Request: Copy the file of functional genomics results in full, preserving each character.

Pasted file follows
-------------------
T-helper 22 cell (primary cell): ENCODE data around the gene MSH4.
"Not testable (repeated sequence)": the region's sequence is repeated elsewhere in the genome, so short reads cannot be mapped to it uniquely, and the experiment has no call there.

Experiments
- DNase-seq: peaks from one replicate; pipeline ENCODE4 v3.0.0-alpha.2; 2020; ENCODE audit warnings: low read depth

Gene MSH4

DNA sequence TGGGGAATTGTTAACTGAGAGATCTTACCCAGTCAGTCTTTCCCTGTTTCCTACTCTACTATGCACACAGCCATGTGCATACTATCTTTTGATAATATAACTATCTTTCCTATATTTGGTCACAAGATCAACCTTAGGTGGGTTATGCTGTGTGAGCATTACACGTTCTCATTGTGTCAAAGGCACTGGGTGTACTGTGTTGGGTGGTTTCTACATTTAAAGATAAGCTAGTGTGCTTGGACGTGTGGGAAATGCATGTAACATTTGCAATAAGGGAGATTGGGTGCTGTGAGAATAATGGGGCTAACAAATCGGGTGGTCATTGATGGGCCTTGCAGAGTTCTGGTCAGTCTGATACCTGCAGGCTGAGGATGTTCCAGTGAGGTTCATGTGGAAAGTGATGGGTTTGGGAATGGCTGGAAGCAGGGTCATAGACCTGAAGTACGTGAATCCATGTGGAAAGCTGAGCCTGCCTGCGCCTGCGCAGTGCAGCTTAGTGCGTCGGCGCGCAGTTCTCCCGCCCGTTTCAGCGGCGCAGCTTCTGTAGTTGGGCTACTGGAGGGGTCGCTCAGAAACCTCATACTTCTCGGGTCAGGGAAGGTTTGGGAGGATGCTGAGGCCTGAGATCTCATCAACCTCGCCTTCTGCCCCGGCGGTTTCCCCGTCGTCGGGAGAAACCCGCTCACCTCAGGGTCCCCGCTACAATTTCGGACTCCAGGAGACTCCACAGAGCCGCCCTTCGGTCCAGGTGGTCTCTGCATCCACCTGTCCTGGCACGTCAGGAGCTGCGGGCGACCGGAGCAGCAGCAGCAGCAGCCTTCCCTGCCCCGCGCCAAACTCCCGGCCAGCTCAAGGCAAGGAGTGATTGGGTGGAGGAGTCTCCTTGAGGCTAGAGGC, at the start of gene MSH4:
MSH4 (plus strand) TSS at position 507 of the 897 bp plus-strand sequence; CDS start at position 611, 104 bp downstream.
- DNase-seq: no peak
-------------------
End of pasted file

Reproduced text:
T-helper 22 cell (primary cell): ENCODE data around the gene MSH4.
"Not testable (repeated sequence)": the region's sequence is repeated elsewhere in the genome, so short reads cannot be mapped to it uniquely, and the experiment has no call there.

Experiments
- DNase-seq: peaks from one replicate; pipeline ENCODE4 v3.0.0-alpha.2; 2020; ENCODE audit warnings: low read depth

Gene MSH4

DNA sequence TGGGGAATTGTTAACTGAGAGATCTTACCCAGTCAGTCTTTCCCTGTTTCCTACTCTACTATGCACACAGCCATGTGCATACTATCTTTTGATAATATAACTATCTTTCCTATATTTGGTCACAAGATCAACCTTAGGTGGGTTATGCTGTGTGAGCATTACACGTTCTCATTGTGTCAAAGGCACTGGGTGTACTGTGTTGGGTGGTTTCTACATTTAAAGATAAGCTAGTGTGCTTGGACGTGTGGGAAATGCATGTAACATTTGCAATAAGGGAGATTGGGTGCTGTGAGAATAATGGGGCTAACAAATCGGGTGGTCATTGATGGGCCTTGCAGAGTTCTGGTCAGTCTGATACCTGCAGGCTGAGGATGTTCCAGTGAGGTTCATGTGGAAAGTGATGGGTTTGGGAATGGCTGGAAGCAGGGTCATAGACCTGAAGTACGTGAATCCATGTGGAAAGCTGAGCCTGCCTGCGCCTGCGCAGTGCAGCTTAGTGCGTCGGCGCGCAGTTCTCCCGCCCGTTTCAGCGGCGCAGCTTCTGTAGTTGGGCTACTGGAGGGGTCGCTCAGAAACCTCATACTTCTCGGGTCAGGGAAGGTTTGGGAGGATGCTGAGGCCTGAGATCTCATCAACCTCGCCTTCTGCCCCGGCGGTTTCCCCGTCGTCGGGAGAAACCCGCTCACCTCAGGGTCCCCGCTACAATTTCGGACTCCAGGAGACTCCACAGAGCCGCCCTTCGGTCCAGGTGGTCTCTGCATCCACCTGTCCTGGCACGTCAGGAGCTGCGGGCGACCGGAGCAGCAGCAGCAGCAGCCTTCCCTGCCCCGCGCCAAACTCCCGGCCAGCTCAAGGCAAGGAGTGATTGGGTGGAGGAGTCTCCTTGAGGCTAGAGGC, at the start of gene MSH4:
MSH4 (plus strand) TSS at position 507 of the 897 bp plus-strand sequence; CDS start at position 611, 104 bp downstream.
- DNase-seq: no peak